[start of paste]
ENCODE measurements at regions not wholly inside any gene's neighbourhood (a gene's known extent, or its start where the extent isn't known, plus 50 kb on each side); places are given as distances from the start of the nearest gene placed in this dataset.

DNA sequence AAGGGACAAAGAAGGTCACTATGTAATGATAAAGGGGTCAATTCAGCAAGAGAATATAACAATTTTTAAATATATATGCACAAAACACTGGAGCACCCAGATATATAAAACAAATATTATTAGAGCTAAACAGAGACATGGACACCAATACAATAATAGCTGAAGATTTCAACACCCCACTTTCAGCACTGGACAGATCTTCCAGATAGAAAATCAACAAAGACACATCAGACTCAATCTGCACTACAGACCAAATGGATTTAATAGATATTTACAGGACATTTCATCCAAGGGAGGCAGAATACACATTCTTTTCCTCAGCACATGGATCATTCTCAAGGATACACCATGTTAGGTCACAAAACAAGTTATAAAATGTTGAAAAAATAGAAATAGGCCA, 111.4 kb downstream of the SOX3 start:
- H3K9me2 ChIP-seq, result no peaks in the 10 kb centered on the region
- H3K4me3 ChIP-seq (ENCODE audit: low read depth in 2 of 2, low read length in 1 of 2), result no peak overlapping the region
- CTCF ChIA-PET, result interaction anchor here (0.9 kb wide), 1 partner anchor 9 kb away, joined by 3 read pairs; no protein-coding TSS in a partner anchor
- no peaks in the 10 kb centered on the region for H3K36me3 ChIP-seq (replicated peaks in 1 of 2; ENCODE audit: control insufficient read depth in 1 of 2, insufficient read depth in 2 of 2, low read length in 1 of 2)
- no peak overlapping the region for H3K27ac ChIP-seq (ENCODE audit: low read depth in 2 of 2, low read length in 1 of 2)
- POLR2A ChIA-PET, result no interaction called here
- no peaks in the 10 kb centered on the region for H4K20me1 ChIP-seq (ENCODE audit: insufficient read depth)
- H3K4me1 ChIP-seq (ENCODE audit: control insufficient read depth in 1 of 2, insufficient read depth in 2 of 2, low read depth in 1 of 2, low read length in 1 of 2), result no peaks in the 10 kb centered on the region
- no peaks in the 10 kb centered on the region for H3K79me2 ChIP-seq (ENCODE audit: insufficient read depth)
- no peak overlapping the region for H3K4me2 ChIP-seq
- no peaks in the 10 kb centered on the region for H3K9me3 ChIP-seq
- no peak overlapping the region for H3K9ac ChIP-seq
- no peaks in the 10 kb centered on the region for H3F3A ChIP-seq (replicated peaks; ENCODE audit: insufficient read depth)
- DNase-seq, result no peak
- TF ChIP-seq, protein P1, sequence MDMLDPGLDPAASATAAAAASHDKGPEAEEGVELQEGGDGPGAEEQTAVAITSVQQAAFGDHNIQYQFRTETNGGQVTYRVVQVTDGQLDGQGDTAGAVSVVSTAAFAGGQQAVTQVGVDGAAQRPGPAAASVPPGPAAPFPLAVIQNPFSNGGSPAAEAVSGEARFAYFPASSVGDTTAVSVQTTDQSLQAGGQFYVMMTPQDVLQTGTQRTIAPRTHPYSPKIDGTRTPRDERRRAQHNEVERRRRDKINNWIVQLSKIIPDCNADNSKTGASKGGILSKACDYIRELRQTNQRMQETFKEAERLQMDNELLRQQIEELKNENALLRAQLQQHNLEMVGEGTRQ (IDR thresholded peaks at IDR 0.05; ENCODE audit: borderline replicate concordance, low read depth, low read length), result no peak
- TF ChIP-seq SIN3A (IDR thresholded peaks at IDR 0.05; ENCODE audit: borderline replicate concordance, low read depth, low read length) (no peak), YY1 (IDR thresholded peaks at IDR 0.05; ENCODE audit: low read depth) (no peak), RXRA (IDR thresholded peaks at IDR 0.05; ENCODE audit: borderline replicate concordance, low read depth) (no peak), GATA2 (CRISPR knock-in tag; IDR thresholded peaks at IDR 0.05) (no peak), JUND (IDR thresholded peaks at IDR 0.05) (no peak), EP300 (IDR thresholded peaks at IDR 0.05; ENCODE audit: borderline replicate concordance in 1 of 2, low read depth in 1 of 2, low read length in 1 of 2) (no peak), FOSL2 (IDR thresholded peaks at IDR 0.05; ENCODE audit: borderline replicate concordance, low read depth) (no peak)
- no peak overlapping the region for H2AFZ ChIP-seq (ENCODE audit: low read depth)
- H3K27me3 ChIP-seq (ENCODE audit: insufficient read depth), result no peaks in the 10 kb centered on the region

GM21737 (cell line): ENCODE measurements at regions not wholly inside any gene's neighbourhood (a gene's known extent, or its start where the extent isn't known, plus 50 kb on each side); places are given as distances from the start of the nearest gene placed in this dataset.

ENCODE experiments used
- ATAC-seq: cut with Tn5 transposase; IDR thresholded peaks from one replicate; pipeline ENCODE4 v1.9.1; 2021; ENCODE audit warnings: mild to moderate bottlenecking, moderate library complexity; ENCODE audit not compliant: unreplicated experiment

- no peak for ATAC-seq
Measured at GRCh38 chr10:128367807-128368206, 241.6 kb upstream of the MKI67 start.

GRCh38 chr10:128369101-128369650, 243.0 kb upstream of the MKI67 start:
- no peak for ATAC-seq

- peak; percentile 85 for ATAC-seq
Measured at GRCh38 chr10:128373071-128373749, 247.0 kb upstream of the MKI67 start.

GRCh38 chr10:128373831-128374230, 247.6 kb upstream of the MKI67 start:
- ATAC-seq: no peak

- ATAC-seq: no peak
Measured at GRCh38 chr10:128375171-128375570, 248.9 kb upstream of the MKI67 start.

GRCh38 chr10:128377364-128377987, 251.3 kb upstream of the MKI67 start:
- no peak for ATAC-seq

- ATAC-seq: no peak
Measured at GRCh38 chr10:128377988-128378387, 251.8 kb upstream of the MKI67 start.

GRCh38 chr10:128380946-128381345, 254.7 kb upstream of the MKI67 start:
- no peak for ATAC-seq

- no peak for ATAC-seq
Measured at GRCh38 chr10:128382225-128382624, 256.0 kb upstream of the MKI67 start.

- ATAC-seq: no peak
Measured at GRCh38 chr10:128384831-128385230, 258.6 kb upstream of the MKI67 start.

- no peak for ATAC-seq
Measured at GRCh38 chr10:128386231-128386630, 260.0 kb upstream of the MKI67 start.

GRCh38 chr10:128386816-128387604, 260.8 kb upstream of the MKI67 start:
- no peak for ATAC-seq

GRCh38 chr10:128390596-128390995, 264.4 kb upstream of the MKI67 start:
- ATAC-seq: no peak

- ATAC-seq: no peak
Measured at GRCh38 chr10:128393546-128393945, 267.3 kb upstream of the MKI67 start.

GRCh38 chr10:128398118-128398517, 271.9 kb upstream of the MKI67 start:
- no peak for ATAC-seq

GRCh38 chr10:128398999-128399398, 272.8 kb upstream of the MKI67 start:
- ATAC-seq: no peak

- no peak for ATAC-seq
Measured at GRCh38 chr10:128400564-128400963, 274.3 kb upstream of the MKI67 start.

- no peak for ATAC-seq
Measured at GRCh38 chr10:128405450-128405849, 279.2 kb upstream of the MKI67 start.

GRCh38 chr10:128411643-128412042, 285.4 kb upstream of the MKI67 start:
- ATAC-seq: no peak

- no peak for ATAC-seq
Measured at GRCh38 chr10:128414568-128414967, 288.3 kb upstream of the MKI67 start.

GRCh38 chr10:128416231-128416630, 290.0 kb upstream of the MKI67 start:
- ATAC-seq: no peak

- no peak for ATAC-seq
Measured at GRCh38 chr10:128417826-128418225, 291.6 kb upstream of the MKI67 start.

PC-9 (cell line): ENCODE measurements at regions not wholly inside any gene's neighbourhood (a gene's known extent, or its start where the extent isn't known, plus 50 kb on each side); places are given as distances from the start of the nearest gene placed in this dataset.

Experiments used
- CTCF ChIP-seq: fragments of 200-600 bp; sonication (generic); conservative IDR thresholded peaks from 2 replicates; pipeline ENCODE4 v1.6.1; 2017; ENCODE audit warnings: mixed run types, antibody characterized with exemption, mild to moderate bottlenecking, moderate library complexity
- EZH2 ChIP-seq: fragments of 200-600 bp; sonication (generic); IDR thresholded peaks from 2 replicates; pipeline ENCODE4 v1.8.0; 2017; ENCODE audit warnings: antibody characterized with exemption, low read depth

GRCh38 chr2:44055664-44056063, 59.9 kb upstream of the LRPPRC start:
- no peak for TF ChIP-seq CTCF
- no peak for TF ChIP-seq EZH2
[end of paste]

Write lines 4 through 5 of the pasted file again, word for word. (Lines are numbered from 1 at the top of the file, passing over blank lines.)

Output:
- H3K4me3 ChIP-seq (ENCODE audit: low read depth in 2 of 2, low read length in 1 of 2), result no peak overlapping the region
- CTCF ChIA-PET, result interaction anchor here (0.9 kb wide), 1 partner anchor 9 kb away, joined by 3 read pairs; no protein-coding TSS in a partner anchor